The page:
Discovery of Small Molecule Targeted Therapeutics

Finding Mechanistic Keys to Biomarker Discovery

NTRC uses cutting edge translational science to gain mechanistic understanding of the efficacy of our investigational drug candidates. The insights concerning sensitive patient populations and drug-target interactions drive an informed approach to clinical development.

NTRC’s Drug Discovery projects are available to pharmaceutical companies for in-licencing. Our projects are focused on innovative targets in precision oncology. We have a strong academic network that is leveraged to identify new and innovative approaches for small molecule drug discovery. NTRC is a privately owned biotech company based in the Netherlands.

  • Highly selective compounds

  • Designed to stay on-target for extended times

  • Targeting designated populations of cancer patients

Focus on Biomarker Identification

Targeted therapies exploit unique features of tumor cells, thereby permitting cancer specificity, while having limited effects on healthy cells. Many targeted therapies are genotype-selective, enabling the selection of patients most likely to respond by the detection of specific genomic alterations in tumors, such as gene amplifications, translocations, or point mutations. Well-known examples are the use of growth factor receptor kinase inhibitors in breast cancer patients with amplification of the HER2 gene (Higgins and Baselga, 2001), and inhibitors of a mutant form of the serine/threonine kinase BRAF in metastatic melanoma (Bollag et al., 2010). NTRC’s science platforms consist of robust in vitro assays to identify the mechanism of preclinical and clinical drug candidates. Our technologies provide in vitro proof of concept which facilitates the preparation of in vivo studies and clinical trials.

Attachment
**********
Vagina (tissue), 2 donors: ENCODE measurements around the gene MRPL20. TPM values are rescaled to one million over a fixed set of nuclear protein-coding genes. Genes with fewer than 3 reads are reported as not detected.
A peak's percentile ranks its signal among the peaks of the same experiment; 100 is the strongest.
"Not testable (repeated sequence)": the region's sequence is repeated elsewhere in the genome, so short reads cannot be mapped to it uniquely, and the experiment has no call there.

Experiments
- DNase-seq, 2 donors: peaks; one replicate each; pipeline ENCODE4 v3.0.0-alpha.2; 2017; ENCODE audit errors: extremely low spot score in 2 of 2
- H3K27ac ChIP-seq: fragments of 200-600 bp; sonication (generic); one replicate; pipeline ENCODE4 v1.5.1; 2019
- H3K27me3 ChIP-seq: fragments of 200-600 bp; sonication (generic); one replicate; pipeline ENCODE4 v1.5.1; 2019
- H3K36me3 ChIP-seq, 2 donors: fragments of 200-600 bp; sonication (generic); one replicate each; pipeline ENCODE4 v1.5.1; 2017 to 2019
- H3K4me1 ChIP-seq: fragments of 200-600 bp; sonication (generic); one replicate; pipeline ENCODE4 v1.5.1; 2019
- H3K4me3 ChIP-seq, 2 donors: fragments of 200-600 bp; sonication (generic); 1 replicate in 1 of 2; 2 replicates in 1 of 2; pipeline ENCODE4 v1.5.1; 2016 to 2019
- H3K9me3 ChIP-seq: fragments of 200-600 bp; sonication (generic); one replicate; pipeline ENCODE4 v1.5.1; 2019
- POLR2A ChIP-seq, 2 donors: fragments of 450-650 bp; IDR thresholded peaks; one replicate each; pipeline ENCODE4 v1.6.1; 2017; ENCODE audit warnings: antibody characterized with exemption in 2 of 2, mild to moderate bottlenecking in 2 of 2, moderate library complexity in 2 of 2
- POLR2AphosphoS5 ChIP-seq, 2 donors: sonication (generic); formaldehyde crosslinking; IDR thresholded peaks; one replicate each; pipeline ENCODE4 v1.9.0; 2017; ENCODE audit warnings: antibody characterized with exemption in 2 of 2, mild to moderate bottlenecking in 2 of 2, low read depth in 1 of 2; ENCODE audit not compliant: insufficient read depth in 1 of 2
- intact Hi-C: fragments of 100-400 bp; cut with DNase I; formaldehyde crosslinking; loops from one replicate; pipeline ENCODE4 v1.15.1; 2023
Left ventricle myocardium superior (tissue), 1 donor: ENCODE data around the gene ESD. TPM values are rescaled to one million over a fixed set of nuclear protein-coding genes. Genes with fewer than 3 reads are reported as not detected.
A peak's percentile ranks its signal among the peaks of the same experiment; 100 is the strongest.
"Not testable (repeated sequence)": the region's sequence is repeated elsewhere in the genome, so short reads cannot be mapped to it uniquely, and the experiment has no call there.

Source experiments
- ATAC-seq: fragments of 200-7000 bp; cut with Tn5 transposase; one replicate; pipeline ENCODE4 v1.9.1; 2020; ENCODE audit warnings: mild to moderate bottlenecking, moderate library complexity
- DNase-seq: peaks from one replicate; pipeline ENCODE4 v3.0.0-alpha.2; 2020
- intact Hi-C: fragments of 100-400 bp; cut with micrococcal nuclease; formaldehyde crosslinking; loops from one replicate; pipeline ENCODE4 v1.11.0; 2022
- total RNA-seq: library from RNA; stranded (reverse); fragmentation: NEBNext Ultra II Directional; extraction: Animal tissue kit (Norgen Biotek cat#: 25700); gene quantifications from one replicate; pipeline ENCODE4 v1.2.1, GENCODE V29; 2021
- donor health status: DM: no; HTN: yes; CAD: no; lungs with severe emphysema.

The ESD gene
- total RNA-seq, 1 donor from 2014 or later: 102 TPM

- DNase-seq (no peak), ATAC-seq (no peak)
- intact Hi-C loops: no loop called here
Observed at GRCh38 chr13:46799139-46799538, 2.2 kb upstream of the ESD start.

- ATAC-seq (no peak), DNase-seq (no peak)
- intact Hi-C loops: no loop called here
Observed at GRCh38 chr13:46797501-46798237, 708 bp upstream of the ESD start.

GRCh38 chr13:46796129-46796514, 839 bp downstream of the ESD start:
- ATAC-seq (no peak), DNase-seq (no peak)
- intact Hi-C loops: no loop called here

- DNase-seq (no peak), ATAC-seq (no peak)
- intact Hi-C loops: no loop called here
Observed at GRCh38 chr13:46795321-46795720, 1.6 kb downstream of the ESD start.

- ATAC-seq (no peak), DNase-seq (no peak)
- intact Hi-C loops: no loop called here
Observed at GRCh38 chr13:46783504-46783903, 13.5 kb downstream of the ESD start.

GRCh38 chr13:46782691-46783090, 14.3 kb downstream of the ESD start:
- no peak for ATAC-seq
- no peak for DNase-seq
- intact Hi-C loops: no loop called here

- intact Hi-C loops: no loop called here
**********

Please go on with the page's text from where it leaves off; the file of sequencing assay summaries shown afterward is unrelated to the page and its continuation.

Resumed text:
NTRC Therapeutics_Our Science. Technology platforms are focused on Precision Oncology

NTRC Precision Medicine Services

In line with our vision on precision oncology, we apply the technology platforms to help cancer researchers to uncover mechanistic hypotheses for progressing to the clinic. Website informs you about the cell-based services and presents the biochemical services.


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Cell-Based Services

Identification of Patient Stratification Markers

Oncolines™ consists of the parallel profiling of drug candidates on a panel of 102 human cancer cell lines. The cancer cell lines are from diverse tumor tissue origin and have been characterized with regard to the mutation status of cancer genes and by gene expression analysis. The drug sensitivity of the Oncolines™ cancer cell lines is determined in cell proliferation assays and correlated to the cancer gene mutation status of the cell lines. This yields novel candidate drug sensitivity biomarkers (Uitdehaag et al., 2019 and 2014). These biomarkers are used as selection markers for patient stratification (Zaman et al., 2017), while the drug sensitivity fingerprint of compounds in Oncolines™ is used for comparative analyses with other anti-cancer agents (Uitdehaag et al., 2016) and for mechanism-of-action studies (Libouban et al., 2017). The Oncolines™ cell lines are also the basis of drug combination screens (Uitdehaag et al., 2015).

In-Depth Analysis of Biological Mechanisms and Pathways

With flexible and tailored assay development we focus on the biological pathways of interest. Using a wide range of cancer cells, immune cells and primary patient material, the proof of concept studies will boost the science of drug discovery projects.


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Biochemical Services

Biochemical Characterization of Inhibitor-Target Interaction

Precision medicine also concerns the precise targeting of your compound. Selective molecular drug-target interactions decrease the likelihood of off-target toxicity. The optimization of structure-activity relation is facilitated by a variety of assays, such as ResidenceTimer™ for the determination of the target residence time of a drug on its target (Uitdehaag et al., 2017). The longer the residence time, the longer the target is inhibited. The biochemical and kinetic selectivity of inhibitors form a basis for differentiation of drug candidates (Willemsen-Seegers et al., 2017). Further mechanistic understanding of the interactions can be provided by looking at the thermal stability of a protein in the presence and absence of a compound and resolution of drug-target crystal structures (Grobben et al., 2020).

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